Canadian auto manufacturers making the switch to electric

Published On March 29, 2021 | By Cristina Galle | Sci/Tech

Unifor and Canadian federal and provincial governments are working with auto makers to increase electric vehicle manufacturing. Photo credit: REUTERS/Chris Helgren

RICHMOND HILL, Ont. — Auto electrification is growing globally and is “definitely the way of the future,” Unifor’s Auto Director, Dino Chiodo said.

He said the government is investing more and more in auto manufacturers that promote electric vehicles and are funding the manufacturing of electric vehicles in Ontario.

Unifor is bargaining for new electric vehicle investments in Canada, Chiodo said.

In an October 2020 press release, Unifor announced it reached an agreement with Fiat Chrysler Automobiles (now Stellantis) to a three-year, $1.5 billion electric and hybrid vehicle investment.

The company agreed to manufacture both plug-in hybrid and battery electric vehicles in a state-of-the-art platform at the Windsor Assembly Plant.

The agreement follows a $1.95 billion deal with Ford Motor Company in September 2020. The deal included $1.8 billion to retool and manufacture battery-electric vehicles at the Oakville assembly plant, along with five per cent wage increases, bonuses, premiums for the afternoon and midnight shifts.

“So, those are amazing investments that we were able to procure through bargaining, and the government is looking at supporting all of those programs,” Chiodo said.

The charging socket of a Ford Motor Co's all-new electric Mustang Mach-E vehicle in Warren, Mich. The union Unifor, auto makers and Canadian governments are working to transform manufacturing from gas engines to electric vehicles.

The charging socket of a Ford Motor Co’s all-new electric Mustang Mach-E vehicle in Warren, Mich. The union Unifor, auto makers and Canadian governments are working to transform manufacturing from gas engines to electric vehicles. Photo credit: REUTERS/Rebecca Cook/File Photo

Vic Fedeli, the minister of Economic Development, Job Creation and Trade, is also leading a virtual auto-tech trade mission until March 30 to promote Ontario companies to potential investors, customers, and partners in California’s Silicon Valley.

“With our world-class tech start-ups, manufacturing plants, and critical mineral resources, Ontario is uniquely positioned to lead the development of the next generation of automotive technology,” said Fedeli in a March 2 press release.

Ontario companies that focus on fast-charging batteries, charging infrastructure, battery recycling, artificial intelligence, sensors, and more, will be a part of the initiative.

According to the press release, Ontario is the second-largest vehicle producer in North America and the only place where five major automakers — Stellantis, Ford, General Motors, Honda and Toyota — build vehicles.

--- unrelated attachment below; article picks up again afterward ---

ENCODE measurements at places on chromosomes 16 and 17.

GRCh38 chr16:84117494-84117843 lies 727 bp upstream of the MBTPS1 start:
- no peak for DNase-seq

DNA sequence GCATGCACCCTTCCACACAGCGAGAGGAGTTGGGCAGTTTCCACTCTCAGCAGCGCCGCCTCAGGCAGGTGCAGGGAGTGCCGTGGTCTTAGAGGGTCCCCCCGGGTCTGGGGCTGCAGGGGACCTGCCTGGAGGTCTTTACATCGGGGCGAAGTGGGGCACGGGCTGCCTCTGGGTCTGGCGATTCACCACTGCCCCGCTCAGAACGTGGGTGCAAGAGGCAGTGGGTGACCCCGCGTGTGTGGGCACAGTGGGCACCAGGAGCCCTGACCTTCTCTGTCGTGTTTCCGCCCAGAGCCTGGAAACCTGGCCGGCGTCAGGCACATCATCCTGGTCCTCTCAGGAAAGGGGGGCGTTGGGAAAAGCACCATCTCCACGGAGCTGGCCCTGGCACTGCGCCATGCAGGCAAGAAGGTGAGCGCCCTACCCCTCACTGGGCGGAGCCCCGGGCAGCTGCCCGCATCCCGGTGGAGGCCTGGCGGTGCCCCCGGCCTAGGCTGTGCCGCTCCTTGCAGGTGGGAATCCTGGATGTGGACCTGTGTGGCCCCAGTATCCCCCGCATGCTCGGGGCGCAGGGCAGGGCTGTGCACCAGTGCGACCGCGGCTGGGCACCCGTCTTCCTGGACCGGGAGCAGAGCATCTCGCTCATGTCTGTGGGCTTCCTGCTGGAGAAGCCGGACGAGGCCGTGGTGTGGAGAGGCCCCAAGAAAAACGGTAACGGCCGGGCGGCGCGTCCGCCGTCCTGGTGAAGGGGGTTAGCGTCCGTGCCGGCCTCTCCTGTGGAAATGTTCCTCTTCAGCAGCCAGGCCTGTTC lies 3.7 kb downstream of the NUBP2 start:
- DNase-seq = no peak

Chiodo said the government recognizes the auto industry’s transition towards electric vehicles.

“Silicon Valley is one of those places that is heavily involved in the engineering of computer chips, semiconductors, in research, development for battery electric vehicles, battery operation, and battery cells,” Chiodo said.

In Canada, the federal government and Québec announced almost $100 million in investments into Lion Electric to establish a battery assembly plant in Quebec.

The battery packs assembled in the new plant will power commercial Lion Electric vehicles, making the company the first Canadian commercial vehicle manufacturer to have automated battery manufacturing facilities.

Lion Electric will also test and develop products in the research and development innovation centre inside its manufacturing plant.

“It is because of companies like Lion Electric that we are accelerating our transition to a resilient and competitive clean growth economy,” Prime Minister Justin Trudeau said.

However, there’s a lot of work to be done in engineering, restructuring, and retraining to transition to all-electric vehicles, Chiodo said.

He said that though there are fewer parts needed in manufacturing electric vehicles, more is required in the design and management of the production process.

Therefore, there needs to be an effort to ensure that workers are properly trained for these new types of jobs, Chiodo said.

It is necessary to ensure a smooth transition to electric vehicles so that the restructuring does not negatively impact people, he said.

This is important as Canadians’ interest in purchasing electric vehicles is growing, according to a KPMG survey obtained by Humber News.

The online survey used the AskingCanadians panel by Delvinia to survey 2,000 Canadians from Jan. 8 to 13, 2021. It found 62 per cent of people surveyed in Ontario plan on purchasing a new vehicle within the next one to five years.

In Ontario, 70 per cent of those surveyed indicated they were likely or very likely to purchase an electric vehicle. This was most common among Millennials and Gen Z respondents, of which 80 per cent and 83 per cent respectively, indicated in favour of electric vehicles.

Chiodo said electric vehicles are the way of the future, and Canadian auto manufacturers are finding ways to transition to new production needs.

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